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Peterbilt 379 with Nelson 3x3x3 Trailer

Maker:  Sword
Model No:  2033
Scale:  1:50
Review Date:  July 2008


Sword Index
Special Transport Index

Cranes Etc Model Rating
Packaging   (max 10)6
Detail   (max 30)27
Features   (max 20)16
Quality   (max 25)22
Price   (max 15)11
Overall   (max 100)82%

Footnotes


Ready to haul.  Here the model is shown in a short configuration.
The Sword box style.
The tractor in the colours of DG Equipment.
Air lines and 'fifth wheel'.
Opening door to the detailed cab.
The front bogie unit without the gooseneck.
The panel with 'SIZE' on it opens to provide access to the basket.
Realistic controls for the man at the back.
At maximum length the model disappears into the distance.
In a shorter configuration carrying a Bucyrus 495 'Fastfil' Dipper.
Hauling a Fermentation Tank.
Assembling a longer flat bed using a Link Belt RTC 80100.
Peterbilt was founded in 1938 and is a famous producer of American trucks.  The Nelson Manufacturing Company of Ohio was founded in 1947 and manufactures a range of trailers and crane attachments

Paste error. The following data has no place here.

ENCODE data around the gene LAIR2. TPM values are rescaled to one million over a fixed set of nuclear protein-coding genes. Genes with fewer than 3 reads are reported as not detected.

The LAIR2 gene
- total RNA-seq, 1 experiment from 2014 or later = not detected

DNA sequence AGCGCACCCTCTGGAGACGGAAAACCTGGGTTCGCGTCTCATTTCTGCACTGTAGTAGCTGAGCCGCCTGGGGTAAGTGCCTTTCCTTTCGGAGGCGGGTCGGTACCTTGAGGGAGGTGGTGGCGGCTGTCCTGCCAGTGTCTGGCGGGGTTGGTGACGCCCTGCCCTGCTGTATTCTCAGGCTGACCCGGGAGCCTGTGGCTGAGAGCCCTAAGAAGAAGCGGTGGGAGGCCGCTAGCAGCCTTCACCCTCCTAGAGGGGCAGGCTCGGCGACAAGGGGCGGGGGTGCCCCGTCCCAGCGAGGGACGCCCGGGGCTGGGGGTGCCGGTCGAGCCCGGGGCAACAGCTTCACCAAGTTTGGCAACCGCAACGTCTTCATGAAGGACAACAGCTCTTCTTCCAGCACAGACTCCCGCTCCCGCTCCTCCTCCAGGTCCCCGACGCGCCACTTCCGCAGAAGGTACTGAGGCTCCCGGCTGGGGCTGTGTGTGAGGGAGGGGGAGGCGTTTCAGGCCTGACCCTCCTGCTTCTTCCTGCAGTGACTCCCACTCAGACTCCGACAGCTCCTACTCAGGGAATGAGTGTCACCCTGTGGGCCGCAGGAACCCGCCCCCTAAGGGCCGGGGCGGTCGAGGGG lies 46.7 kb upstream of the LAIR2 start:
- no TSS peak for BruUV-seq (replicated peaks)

This is a model of the Peterbilt 379 Day Cab with a Nelson 3x3x3 Trailer.  This particular equipment is used in heavy haulage applications where loads typically up to 100 tons can be carried.  Larger trailers exist to carry heavier loads.

The review model is in the colours of DG Equipment.

Packaging

The model is packed in a standard Sword Models box which just has the model name on it but no pictures or other information.  Inside, the model is well packed within a couple of expanded polystyrene trays.  The review model had no defects or missing parts.

Getting the pieces out of the tray it becomes apparent just how many separate parts there are and for this reason alone it is perhaps surprising that there is not a simple parts list and instruction sheet with assembly instructions.  However with that said the model is not difficult to assemble and most collectors will not have a problem.

Detail

The tractor chassis is very detailed.  The two driving axles are complete with prop shafts and differentials and replicated suspension details, and there is a third helper axle.  The rear wheels have very good metal hubs with finely treaded tyres, and there are rubber mud flaps bearing the Peterbilt logo.

Towards the front the underside of the engine is visible and the exhaust pipes lead out to the side of the body.  The front wheels are on different metal hubs to those on the rear wheels.  

The imposing front of the Peterbilt is modelled very well with a superb finely etched radiator grille, with a spoiler on top.  The bumper is metal and the headlight clusters have lenses incorporated for both headlamps and indicators.  Both on the top of the radiator and on the sides of the bonnet (hood) there are tiny Peterbilt badges which are perfectly legible.  The wheel arches have an excellent rubber lining which become mud flaps behind the wheels.  Under the bonnet is a detailed engine, with a separate radiator, and there are various pipes and hoses.